54 terms

H Chemistry Chapters 1 and 3

the scientific method
1. make observations
2. test hypotheses (Identify controls)
3. develop theories (analyze)
4. scientific laws (abstract)
numeric problem solving steps
1. analyze (know and find list)
2. calculate
3. evaluate (check answer)
organic chemistry
the study of all chemicals containing carbon
inorganic chemistry
the study of all chemicals not containing carbon
the study of processes that take place within living organisms
analytical chemistry
study of the composition of matter
physical chemistry
study of energy transfer when a chemical undergoes change
pure chemistry
pursuit of chemical knowledge for its own sake with no immediate practical use
applied chemistry
research directed toward a practical goal or application
kinetic theory
particles in matter are in constant motion
What do changes in free energy enable?
They allow one to predict whether a reaction will actually occur under a given condition.
carbon chemistry
new carbon compounds are created every day (making synthetic materials)
prediction of the experiment
independent variable
stays the same
dependent variable
things that effect the results of the experiments
co-dependent variables
other dependent variables that effect the experiement
number of experiments
1 is enough for chemistry
to what extent is your data overgeneralized or limited?
control experiments
every detail and possibility of effecting change in chemicals is addressed
experimental controls
trying to figure out what to test by eliminating other parts of the procedures that effect the experiment
blind experiment
the person being experimented on doesn't know what the effect is - influences on experiment with placebo effect
double blind experiment
neither the person being experimented on nor the person conducting the experiment know the effect of the experiment
example of a double blind experiment
MSG reactions
raw data is
collected from the experiment
processed data is
how you process the raw data - interpretations (BIAS)
what are the possibilities of conclusions of an experiment?
1. data supports hypothesis
-is it supported well enough statistically?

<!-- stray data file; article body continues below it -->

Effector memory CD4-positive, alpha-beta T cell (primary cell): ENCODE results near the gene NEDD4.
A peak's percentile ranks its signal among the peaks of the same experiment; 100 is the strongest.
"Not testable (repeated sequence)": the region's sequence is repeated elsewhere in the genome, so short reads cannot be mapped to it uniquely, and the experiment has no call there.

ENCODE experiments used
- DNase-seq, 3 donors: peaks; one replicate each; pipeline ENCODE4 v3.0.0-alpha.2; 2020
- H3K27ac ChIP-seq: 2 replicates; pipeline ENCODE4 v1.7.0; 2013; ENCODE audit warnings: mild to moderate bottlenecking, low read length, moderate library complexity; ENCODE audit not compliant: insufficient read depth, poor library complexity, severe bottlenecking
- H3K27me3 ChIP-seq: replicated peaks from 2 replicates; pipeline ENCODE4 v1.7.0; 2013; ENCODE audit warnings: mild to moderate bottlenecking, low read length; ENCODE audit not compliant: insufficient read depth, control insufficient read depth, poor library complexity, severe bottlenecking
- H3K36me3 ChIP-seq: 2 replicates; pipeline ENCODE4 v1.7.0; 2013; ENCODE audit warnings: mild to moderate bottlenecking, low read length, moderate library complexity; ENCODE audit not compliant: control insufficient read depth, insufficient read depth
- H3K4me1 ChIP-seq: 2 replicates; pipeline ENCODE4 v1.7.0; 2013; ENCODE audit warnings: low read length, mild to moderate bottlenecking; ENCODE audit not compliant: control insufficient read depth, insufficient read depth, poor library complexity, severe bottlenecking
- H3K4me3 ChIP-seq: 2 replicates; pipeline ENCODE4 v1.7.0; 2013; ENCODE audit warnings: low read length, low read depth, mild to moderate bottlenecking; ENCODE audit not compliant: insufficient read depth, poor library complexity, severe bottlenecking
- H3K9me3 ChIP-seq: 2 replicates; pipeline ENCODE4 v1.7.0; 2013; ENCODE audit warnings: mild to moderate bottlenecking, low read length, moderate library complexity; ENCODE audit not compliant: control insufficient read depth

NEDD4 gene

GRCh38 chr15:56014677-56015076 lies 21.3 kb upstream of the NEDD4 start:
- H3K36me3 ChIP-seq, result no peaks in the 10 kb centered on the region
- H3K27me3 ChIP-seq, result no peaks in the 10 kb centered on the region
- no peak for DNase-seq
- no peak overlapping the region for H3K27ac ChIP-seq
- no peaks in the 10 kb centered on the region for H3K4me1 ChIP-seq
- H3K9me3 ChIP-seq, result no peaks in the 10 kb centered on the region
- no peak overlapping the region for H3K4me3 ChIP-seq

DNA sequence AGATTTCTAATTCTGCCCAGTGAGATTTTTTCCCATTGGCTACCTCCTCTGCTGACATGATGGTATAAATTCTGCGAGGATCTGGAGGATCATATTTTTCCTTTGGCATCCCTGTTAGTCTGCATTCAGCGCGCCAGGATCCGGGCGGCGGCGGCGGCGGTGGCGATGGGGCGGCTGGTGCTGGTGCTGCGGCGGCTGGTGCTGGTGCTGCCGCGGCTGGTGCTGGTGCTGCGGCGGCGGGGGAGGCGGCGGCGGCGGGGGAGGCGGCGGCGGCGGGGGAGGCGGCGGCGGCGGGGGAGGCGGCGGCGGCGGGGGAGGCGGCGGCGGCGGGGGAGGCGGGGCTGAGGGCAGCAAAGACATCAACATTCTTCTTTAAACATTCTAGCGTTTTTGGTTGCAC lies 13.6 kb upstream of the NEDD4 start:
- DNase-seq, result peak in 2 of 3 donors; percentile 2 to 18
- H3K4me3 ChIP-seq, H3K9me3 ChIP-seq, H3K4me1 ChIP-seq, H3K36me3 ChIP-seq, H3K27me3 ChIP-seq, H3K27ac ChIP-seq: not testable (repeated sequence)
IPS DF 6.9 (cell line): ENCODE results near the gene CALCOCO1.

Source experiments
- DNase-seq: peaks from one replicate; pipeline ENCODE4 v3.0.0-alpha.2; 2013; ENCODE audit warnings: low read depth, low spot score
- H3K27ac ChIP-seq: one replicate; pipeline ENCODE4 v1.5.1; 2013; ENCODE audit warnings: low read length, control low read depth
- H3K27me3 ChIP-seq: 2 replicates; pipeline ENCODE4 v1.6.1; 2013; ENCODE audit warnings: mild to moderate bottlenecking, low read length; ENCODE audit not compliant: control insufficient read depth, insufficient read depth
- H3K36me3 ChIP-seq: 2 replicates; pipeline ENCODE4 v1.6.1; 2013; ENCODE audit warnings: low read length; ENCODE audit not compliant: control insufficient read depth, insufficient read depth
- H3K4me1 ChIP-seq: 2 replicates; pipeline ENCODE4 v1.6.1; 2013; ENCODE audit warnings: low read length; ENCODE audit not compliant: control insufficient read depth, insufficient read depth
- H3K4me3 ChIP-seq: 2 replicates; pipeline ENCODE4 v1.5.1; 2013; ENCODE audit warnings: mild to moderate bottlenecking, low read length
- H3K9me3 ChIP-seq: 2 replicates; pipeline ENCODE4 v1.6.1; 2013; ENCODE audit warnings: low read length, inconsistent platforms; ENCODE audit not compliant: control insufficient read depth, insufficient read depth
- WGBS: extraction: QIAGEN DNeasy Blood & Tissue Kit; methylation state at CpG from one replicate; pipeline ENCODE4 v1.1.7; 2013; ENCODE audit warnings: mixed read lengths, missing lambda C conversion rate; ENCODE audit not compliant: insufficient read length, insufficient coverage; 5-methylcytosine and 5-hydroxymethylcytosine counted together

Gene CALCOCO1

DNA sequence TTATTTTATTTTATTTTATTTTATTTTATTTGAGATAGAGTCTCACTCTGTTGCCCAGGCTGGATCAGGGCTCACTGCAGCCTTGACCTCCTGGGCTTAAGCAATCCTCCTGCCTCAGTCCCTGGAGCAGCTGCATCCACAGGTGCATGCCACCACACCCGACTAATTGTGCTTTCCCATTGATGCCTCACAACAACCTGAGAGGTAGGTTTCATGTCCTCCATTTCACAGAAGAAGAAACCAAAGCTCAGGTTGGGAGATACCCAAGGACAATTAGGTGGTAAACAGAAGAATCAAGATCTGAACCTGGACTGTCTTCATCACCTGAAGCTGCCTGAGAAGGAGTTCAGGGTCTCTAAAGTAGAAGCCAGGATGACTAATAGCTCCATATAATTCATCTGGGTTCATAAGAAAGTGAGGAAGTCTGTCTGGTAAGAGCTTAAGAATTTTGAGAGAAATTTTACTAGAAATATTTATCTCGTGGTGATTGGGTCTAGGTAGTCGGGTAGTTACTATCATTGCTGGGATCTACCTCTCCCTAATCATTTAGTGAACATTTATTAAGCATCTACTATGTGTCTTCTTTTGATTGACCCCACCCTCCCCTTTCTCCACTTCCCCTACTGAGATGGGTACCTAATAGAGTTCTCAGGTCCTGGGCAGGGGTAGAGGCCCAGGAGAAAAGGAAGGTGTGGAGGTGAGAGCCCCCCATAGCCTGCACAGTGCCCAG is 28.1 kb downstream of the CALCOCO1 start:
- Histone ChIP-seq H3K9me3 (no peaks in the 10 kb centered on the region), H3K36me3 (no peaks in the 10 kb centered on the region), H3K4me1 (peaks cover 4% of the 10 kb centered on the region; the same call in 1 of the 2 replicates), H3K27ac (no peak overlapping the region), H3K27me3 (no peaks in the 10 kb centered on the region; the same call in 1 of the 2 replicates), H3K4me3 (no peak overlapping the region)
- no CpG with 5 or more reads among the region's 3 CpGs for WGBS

2. data doesn't support hypothesis
-what needs to be changed? the hypothesis? do more experiments? modify the experiement?
3. data does not support or disprove hypothesis
upon completing an experiment, what should you ask yourself?
How do you need to modify your experiment?
procedural errors
how are you doing the experiment? what are the material controls?
equipment errors
incorrect measuring? error in technology?
human factor
incorrect procedure following?
how close to the theoretical answer something is.
-how close of units measured
-do you know what the theoretical amount is supposed to be?
how consistent measurements are.
With accuracy and precision, which is the affector of which?
precision effects accuracy
Why is there greater error with a measuring tool with a wider tube?
A wider tube enables a greater curve of the meniscus therefore skewing your measurements.
Sigdigs are the
reflection of the accuracy of your numbers/measurements
With metric unit conversions, convert
the smaller unit to the larger unit
With metric unit conversions, add the numerical change to
the base unit - keep the unit with the prefix without a coefficient
a quantity that has both a number and a unit
how do you multiply 2 numbers in scinot?
multiply the coefficients and add the exponents
how do you divide 2 numbers in scinot?
divide the coefficients and subtract the divisor exponent from the dividend exponent
how do you add/subtract 2 numbers in scinot?
convert to the same exponent, then add or subtract the coefficients
accepted value
the correct value for the measurement based on reliable references (the accurate value)
experimental value
the value measured in the lab (the precise value)
how do you determine error?
experimental value - accepted value = error
how do you calculate the percentage of error?
error / accepted value * 100% = percent error
instruments that differ in the number of sigfigs that can be obbtained from their use differ
in the precision of measurements
a calculated answer expressed in sigfigs
cannot be more precise than the least precise measurement from which it was calculated
How are the following quantities expressed metrically (these are the 7 vase units)?:
1. length
2. mass
3. temperature
4. time
5. amount of substance
6. luminous intensity
7. electric current
1. meter (m)
2. kilogram (kg)
3. Kelvin (K)
4. second (s)
5. moles (mol)
6. candela (cd)
7. amphere (A)
energy and how it is measured
the capacity to do work or produce heat measured in Joules (J) or calories (cal)
temperature measurements
*absolute zero
an object's temperature determines
the direction of heat transfer
(heat moves from the hotter object to the colder object)
temperature is determined by
energy and the motion of particles
the ratio of the mass of an object to its volume
density vs. temperature
density and temperature are inverse qualities (mass however always stays the same)